JEFFERSON CITY — Two leading legislative supporters of concealed weapons say they would not try to block efforts by cities to ban hidden pistols on buses and other transportation systems.
Columbia Transit and Para-Transit does not allow weapons on buses. Procedures will not change after Oct. 11 when the concealed weapons permits are issued, Columbia Transit supervisor Mark Grindstaff said.
The sponsor of the concealed weapons bill, Larry Crawford, R-Centertown, said city governments initially would fear the worst and institute restrictions on where concealed weapons may be carried.
Crawford predicted that after 12 to 18 months, concealed weapons will no longer be an issue and restrictions will be relaxed.
“Honest, law-abiding citizens haven’t been able to protect themselves for years, so they’re not losing anything” with current transit restrictions, he said.
House Speaker Pro Tem Rod Jetton, R-Marble Hill, said he is concerned with those who already carry weapons on public transportation: criminals. He said that not allowing law-abiding citizens to have concealed weapons on board risks their safety.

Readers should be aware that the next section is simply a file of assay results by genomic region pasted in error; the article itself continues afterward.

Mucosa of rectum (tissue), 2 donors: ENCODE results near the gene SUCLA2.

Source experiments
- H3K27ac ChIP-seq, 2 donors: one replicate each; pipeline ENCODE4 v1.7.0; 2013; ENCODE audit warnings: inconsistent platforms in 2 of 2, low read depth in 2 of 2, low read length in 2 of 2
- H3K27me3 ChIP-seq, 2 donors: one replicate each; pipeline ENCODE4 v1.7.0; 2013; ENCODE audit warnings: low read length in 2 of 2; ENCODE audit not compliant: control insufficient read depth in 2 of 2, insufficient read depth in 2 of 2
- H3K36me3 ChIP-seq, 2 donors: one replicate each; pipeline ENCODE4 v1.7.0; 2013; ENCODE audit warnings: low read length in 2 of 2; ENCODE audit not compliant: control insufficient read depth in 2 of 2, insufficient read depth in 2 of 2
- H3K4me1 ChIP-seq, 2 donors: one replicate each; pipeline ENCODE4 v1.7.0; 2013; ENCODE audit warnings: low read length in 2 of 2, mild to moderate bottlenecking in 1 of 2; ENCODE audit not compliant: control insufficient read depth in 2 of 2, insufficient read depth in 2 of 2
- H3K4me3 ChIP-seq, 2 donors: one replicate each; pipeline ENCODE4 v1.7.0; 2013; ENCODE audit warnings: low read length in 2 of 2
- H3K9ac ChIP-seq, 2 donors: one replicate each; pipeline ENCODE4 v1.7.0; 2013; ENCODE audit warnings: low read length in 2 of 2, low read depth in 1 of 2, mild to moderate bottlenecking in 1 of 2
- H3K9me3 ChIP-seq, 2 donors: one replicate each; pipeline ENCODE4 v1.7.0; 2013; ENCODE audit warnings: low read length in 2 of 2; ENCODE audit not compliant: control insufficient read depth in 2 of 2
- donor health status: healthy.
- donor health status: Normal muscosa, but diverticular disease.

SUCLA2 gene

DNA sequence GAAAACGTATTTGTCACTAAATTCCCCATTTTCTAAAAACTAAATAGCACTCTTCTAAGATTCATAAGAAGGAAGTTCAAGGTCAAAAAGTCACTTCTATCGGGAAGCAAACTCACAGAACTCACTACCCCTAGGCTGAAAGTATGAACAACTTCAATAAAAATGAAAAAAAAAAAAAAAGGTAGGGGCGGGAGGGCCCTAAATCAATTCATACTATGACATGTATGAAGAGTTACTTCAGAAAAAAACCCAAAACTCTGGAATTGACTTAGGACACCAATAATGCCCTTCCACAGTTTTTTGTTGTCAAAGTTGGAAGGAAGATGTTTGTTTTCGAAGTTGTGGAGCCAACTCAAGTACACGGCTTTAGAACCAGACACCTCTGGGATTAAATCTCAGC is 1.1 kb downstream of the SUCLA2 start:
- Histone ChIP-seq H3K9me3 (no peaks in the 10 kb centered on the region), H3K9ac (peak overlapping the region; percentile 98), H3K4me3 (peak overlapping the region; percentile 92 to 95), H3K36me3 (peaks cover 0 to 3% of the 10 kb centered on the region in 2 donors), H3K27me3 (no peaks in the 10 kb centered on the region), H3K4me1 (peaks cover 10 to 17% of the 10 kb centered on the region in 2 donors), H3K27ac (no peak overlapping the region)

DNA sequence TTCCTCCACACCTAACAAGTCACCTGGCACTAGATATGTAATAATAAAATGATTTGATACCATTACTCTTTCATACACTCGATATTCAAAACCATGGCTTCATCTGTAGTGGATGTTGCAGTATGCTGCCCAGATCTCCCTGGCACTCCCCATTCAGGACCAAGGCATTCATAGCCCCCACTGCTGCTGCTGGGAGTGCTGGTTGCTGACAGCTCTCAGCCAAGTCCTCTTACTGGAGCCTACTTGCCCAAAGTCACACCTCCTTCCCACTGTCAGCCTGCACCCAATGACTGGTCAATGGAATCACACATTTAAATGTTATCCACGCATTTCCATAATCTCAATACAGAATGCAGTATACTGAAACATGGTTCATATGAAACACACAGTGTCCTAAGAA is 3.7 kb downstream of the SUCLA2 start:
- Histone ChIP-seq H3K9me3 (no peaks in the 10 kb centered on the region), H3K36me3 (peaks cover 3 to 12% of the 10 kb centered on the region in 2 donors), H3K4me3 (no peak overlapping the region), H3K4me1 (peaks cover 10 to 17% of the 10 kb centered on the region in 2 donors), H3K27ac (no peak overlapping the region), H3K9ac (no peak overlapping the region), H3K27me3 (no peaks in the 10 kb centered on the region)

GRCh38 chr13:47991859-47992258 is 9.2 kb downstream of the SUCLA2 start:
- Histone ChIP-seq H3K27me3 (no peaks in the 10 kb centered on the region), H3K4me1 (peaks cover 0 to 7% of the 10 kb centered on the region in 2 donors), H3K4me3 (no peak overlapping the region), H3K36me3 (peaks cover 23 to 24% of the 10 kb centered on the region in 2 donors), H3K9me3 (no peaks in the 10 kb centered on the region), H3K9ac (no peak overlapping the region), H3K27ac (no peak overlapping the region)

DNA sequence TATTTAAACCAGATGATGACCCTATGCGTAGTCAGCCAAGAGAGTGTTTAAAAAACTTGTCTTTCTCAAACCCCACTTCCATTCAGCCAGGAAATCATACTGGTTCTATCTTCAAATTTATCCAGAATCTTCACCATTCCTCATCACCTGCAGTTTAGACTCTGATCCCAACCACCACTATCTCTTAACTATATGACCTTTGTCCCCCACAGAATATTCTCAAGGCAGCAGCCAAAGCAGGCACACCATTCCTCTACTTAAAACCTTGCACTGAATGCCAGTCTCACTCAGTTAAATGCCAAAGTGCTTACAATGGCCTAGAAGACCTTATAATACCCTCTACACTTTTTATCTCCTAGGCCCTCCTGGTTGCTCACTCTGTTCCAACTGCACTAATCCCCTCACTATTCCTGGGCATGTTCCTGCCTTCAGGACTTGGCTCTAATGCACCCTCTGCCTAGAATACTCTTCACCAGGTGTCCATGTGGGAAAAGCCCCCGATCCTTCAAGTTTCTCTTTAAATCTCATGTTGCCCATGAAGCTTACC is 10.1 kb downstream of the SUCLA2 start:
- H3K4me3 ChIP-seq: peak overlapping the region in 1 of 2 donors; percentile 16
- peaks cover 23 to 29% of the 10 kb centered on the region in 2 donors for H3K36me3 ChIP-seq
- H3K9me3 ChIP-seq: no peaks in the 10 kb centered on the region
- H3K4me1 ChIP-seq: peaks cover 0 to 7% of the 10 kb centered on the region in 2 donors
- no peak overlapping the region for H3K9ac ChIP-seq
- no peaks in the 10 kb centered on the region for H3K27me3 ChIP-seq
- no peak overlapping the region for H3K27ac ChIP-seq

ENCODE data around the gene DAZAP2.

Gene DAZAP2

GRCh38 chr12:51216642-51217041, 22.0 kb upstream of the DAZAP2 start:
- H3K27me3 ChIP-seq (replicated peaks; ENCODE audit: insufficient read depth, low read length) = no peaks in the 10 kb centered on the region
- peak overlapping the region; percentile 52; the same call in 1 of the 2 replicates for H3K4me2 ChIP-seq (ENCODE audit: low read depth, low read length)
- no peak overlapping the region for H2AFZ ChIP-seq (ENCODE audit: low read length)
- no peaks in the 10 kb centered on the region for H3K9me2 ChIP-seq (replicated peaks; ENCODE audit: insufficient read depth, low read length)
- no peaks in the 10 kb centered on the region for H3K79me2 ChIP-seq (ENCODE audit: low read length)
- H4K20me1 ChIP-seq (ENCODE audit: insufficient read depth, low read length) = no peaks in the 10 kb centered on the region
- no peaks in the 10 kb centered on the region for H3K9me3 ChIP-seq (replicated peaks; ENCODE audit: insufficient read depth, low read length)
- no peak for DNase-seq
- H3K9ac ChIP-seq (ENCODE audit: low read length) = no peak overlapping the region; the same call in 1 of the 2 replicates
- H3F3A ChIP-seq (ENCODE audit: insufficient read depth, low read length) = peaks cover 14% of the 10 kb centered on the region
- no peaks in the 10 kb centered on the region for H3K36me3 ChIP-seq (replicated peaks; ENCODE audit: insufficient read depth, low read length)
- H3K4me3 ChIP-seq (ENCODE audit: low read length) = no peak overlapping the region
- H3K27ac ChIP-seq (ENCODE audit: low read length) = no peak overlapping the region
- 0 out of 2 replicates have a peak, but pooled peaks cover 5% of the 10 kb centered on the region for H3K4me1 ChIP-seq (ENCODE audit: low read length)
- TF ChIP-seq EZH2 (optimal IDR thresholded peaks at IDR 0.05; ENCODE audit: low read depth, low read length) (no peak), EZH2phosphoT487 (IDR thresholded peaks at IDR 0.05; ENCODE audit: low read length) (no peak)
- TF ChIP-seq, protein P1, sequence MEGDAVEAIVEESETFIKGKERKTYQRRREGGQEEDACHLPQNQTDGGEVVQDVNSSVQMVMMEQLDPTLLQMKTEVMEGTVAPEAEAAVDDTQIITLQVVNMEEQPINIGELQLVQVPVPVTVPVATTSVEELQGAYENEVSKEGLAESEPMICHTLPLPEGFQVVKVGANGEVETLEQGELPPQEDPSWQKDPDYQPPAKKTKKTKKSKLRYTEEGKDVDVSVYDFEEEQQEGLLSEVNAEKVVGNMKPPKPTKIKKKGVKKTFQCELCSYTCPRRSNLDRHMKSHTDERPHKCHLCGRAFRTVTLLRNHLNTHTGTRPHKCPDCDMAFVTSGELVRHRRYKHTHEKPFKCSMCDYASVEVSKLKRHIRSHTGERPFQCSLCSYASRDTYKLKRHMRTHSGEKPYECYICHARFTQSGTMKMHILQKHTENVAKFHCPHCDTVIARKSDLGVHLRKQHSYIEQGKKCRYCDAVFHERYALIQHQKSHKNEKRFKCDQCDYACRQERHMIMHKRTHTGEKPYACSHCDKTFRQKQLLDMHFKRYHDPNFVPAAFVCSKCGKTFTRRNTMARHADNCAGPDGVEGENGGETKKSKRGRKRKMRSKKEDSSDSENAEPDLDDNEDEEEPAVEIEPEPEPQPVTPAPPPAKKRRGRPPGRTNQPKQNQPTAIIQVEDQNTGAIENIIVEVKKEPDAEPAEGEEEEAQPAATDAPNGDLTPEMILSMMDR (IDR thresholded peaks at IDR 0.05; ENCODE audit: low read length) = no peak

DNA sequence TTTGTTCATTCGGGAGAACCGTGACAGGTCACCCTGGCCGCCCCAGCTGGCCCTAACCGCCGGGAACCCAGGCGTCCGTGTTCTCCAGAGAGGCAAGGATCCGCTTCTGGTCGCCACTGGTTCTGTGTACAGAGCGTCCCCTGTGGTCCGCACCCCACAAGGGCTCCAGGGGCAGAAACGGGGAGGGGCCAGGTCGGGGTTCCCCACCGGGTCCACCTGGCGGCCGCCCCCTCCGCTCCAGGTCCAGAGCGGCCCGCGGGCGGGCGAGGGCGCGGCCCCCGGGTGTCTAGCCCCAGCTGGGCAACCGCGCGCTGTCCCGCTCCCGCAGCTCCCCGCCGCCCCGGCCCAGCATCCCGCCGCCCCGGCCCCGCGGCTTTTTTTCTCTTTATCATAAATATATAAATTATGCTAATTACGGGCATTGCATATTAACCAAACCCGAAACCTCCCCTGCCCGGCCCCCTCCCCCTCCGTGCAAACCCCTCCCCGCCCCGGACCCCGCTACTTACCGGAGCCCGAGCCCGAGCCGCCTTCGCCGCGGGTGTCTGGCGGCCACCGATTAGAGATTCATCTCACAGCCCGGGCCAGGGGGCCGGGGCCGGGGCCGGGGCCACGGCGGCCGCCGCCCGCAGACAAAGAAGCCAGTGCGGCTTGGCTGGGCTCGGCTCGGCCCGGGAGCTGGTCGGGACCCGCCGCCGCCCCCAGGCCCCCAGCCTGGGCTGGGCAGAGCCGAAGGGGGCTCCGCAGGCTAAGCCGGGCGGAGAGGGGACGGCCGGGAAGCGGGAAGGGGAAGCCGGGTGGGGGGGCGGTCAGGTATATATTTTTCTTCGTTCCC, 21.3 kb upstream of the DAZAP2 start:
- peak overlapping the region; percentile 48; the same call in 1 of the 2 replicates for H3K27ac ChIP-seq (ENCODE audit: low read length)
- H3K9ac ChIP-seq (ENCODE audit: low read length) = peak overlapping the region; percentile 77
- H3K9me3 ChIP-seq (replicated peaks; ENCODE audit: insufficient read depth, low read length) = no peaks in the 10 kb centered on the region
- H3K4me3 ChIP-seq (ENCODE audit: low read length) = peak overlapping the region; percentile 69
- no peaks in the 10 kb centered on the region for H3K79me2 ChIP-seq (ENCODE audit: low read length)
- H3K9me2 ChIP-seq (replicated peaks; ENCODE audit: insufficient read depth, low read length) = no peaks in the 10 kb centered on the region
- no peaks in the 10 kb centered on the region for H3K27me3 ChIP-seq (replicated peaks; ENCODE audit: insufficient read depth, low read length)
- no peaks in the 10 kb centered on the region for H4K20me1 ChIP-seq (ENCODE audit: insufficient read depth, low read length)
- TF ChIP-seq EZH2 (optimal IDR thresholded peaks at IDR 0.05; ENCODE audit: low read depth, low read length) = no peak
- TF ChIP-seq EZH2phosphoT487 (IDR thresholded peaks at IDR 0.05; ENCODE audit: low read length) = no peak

“They’re probably making a mistake by putting their citizens in harm’s way,” Jetton said of the legislation.
Jetton also said that he thinks crime will be reduced with the new concealed weapons legislation and restrictions will be removed as a result.
Both lawmakers made it clear, however, that they are not criticizing local governments that impose restrictions and that it is the right of municipalities to do so.
Columbia officials are exercising those rights on public transportation as well as in city buildings.
“Safety is the No. 1 concern for us,” Grindstaff said. “The bill will not affect us at all.”
Signs prohibiting weapons are posted on buses and drivers have been trained not to allow anyone carrying weapons on board, Grindstaff said. Drivers would ask anyone they know to be carrying a weapon to leave the bus and would call the dispatch office if the passenger refuses.